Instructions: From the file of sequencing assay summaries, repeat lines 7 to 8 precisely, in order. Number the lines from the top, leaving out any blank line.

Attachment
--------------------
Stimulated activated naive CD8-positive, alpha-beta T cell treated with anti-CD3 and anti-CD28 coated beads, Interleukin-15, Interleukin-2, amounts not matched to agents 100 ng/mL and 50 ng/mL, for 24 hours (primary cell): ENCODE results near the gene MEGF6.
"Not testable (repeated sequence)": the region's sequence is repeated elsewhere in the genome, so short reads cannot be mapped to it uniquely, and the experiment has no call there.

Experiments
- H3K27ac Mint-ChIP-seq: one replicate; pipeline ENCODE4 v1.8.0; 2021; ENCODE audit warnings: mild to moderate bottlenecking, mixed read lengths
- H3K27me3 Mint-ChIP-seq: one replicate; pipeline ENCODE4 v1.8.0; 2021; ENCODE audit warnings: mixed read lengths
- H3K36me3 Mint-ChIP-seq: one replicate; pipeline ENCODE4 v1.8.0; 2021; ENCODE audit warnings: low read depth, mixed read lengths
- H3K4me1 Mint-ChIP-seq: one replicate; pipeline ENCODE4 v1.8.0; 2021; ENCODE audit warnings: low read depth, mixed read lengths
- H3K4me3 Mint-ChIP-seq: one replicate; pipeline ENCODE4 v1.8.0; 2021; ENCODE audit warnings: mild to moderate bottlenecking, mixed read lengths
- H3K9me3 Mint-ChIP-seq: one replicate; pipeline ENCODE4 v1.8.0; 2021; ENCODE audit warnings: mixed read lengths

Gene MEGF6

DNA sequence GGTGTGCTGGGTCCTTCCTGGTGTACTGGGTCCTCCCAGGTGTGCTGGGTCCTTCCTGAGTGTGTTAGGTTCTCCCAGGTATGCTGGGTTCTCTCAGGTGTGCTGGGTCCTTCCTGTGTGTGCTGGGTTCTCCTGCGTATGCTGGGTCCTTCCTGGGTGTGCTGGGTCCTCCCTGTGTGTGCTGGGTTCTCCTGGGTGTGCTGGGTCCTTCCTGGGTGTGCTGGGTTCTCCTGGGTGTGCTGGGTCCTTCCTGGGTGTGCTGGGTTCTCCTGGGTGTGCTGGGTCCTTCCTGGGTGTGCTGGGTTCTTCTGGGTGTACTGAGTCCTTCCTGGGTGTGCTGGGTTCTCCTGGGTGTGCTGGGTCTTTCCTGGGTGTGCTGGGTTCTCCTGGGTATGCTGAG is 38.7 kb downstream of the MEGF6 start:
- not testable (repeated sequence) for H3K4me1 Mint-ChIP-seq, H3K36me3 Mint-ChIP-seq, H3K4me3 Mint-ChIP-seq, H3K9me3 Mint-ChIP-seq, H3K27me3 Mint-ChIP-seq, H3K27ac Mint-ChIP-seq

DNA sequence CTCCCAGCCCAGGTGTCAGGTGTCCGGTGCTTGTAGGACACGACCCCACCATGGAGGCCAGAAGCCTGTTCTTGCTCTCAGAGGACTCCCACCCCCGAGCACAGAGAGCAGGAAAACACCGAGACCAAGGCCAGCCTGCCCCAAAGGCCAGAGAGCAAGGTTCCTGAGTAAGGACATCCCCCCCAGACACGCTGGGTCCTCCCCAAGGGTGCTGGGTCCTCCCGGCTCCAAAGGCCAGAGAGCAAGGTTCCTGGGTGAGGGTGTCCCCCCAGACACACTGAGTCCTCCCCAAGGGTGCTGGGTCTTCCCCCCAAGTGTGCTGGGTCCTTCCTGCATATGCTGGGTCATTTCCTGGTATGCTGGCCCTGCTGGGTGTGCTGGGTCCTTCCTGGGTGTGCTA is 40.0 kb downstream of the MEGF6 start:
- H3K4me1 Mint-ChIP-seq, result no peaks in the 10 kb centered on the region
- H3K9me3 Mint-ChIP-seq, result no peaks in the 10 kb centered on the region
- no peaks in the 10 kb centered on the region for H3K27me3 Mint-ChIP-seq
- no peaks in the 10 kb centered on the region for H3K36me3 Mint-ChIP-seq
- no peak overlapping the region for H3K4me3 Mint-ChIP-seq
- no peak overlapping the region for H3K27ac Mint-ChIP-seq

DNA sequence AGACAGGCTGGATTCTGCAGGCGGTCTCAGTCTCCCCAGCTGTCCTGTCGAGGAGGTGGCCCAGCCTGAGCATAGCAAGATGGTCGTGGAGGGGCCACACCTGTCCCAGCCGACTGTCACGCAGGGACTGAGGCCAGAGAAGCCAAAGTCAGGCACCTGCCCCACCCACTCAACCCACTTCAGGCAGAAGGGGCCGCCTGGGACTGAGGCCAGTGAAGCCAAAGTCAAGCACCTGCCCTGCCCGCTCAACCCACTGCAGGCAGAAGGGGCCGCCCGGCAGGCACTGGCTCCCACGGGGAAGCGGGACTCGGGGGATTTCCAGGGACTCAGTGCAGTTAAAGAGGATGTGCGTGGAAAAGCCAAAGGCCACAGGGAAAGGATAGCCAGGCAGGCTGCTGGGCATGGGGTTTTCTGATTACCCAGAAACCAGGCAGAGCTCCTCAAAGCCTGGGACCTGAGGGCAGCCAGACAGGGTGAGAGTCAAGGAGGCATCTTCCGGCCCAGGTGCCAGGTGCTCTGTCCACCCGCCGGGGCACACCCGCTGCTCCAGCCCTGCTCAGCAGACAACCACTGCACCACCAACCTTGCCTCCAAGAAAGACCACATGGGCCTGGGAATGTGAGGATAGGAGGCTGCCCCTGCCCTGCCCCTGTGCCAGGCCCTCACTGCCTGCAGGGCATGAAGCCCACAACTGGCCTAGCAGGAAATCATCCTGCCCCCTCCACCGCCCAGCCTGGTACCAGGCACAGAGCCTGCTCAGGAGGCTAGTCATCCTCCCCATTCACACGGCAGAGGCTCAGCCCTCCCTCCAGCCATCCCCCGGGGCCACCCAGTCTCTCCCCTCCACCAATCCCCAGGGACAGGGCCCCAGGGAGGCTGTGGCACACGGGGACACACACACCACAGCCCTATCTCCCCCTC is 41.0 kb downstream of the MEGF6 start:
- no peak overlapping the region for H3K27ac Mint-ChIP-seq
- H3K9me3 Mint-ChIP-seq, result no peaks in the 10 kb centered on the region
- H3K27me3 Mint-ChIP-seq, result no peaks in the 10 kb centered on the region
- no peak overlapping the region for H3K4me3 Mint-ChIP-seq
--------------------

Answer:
- H3K4me1 Mint-ChIP-seq: one replicate; pipeline ENCODE4 v1.8.0; 2021; ENCODE audit warnings: low read depth, mixed read lengths
- H3K4me3 Mint-ChIP-seq: one replicate; pipeline ENCODE4 v1.8.0; 2021; ENCODE audit warnings: mild to moderate bottlenecking, mixed read lengths